Looking at the Baseball Hall of Fame Ballot (Part Four): The Returning Players
Jeff Bagwell: YES
Jeff Bagwell had big muscles and hit home runs in the 90s, so he must be a steroid user. This may well be the #1 reason Bagwell isn’t in yet, and given that there is no actual evidence, this is asinine unless you’re just voting against everyone that played from 1989-2007. Part One showed why I’m considering everyone, so obviously I’m not holding speculation against him. Like his longtime teammate Craig Biggio, Bagwell spent the prime of his career in the cavernous Astrodome. Despite that, Bagwell was one of the top hitters in the game throughout the 90s. He won the 1994 MVP by hitting a ridiculous .368/.451/.750 and leading the league in runs, RBIs, OPS, and total bases. That was the first of five seasons with an OPS over 1.000, all but one of those coming in the Astrodome, with two other seasons that just missed that mark. His career batting line is .297/.408/.540. His counting stats are a little low (2314 hits, 449 homers), an effect of injures forcing his retirement at 37. However, the sheer weight of his peak is enough for me to be sold on his candidacy.
Bagwell received 56.0% of the vote last year, his 2nd. It’s unlikely to happen, but it would be fitting if both Killer B’s can go into the Hall together this year.
Edgar Martinez: YES
What would this debate look like if the Mariners had given Martinez a full time job before he was 27? Then he would likely have counting stats that would make him less borderline (he ended up with 2247 hits and 309 homers). The other big knock on Martinez’s candidacy was that he was primarily a DH, but his advanced defensive numbers at third base were actually quite good, and the reason for his move was concerns about injuries. The overall point is that Edgar could rake; hitting .312/.418/.515 for the 2055 games he did play. He won the batting title twice and led in the league in OBP three times, part of 11 big league seasons where he had an OBP over .400. The last of those years was 2003, when he was 40 years old and playing home games at Safeco Field. He’s the best DH ever, and while the bar for DH should be high due to having no defensive value, I believe Martinez clears that bar, and in fact is the only DH to this point who has. (Note: Before you ask, I haven’t looked at David Ortiz, and won’t until he retires.)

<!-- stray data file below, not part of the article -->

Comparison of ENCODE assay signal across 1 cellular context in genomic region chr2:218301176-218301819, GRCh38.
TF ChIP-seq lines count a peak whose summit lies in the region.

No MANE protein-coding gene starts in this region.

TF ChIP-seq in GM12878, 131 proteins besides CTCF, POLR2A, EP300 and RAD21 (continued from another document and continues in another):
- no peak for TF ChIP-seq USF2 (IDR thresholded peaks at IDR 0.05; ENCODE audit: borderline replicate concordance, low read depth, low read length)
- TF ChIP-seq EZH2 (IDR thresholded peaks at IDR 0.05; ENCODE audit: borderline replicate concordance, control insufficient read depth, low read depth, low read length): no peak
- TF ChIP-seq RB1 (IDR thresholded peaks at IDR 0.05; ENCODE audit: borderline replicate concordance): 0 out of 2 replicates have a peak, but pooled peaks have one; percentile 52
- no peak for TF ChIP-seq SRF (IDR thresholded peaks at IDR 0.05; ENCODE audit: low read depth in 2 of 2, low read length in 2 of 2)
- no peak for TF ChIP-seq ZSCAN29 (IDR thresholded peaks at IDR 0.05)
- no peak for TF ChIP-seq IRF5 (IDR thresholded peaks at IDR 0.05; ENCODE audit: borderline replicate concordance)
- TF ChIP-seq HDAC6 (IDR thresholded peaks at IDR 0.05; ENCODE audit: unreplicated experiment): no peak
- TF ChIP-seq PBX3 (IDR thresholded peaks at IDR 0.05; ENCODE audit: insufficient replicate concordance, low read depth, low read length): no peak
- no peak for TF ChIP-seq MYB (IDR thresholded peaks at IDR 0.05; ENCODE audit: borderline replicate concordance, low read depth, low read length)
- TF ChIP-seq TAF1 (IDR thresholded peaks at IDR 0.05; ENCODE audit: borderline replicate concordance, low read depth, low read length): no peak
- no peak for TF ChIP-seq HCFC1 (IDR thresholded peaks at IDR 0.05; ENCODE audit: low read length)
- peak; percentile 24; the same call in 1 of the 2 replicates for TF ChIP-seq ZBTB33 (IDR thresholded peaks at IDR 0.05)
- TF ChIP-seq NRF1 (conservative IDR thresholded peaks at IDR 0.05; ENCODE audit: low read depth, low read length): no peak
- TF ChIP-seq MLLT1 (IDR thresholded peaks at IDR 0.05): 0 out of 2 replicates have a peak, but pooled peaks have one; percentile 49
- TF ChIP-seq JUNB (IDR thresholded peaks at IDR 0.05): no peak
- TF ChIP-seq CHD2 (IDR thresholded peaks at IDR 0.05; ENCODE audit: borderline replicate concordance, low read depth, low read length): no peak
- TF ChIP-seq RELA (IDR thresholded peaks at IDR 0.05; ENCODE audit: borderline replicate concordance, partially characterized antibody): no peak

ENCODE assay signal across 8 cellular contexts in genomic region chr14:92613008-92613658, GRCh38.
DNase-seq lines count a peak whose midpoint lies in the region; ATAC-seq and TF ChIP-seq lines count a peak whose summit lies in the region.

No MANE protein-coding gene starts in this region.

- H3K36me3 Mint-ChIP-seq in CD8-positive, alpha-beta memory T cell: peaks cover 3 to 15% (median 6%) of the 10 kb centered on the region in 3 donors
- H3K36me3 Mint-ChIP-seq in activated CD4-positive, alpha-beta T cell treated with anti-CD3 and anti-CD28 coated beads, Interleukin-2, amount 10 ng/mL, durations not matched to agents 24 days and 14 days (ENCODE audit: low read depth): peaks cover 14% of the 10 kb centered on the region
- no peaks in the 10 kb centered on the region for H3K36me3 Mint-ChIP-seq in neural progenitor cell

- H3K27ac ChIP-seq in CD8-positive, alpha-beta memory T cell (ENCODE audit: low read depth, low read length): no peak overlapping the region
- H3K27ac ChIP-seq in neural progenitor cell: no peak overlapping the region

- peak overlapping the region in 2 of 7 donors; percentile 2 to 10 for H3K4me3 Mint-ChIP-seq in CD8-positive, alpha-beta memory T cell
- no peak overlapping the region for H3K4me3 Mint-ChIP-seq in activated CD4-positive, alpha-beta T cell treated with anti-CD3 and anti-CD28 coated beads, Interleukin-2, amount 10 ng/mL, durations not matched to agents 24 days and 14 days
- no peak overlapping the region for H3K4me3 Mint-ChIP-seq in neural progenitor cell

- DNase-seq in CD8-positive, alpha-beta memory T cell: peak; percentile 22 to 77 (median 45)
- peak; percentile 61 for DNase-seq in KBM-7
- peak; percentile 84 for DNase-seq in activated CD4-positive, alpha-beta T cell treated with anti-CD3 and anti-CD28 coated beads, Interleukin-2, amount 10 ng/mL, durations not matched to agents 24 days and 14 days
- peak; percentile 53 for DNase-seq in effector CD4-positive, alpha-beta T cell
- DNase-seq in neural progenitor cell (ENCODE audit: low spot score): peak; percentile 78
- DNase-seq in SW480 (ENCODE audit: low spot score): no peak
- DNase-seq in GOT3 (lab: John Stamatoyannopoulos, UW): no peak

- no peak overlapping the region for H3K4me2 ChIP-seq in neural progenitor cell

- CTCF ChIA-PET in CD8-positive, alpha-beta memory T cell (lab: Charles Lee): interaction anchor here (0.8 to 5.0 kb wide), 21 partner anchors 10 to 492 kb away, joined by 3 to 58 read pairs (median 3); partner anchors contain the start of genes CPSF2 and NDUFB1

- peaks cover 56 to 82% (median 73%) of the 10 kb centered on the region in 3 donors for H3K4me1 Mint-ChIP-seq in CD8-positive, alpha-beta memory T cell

Having received 36.5% of the vote last year, his third year on the ballot, Edgar has a long way to go.
Don Mattingly: NO
As I write this, Mattingly has 57% of the vote in our poll. In contrast, he received 17.8% of the vote in reality last year, his 12th year. Every year we conduct that poll, Mattingly is almost always the guy where our results are least in line with the actual vote. I side with the BBWAA on this one. At one point, specifically between 1984-1987, Mattingly most certainly was one of the best players in baseball. During that period, he won the 1985 MVP, and was even better in 1986, leading the league in hits, slugging, OPS, and total bases. He also won the 1984 batting title. He then had two more years where he was good, but clearly a step back from the elite level. After that, when he was only 29, it started to fall apart. He only had two years with an OPS over .800 in those final years, as his back problems became more and more of an issue and sapped his power. First basemen have high offensive standards to become Hall worthy. Mattingly just didn’t hit those standards long enough.
See the next page for more, including the player most likely to actually get elected.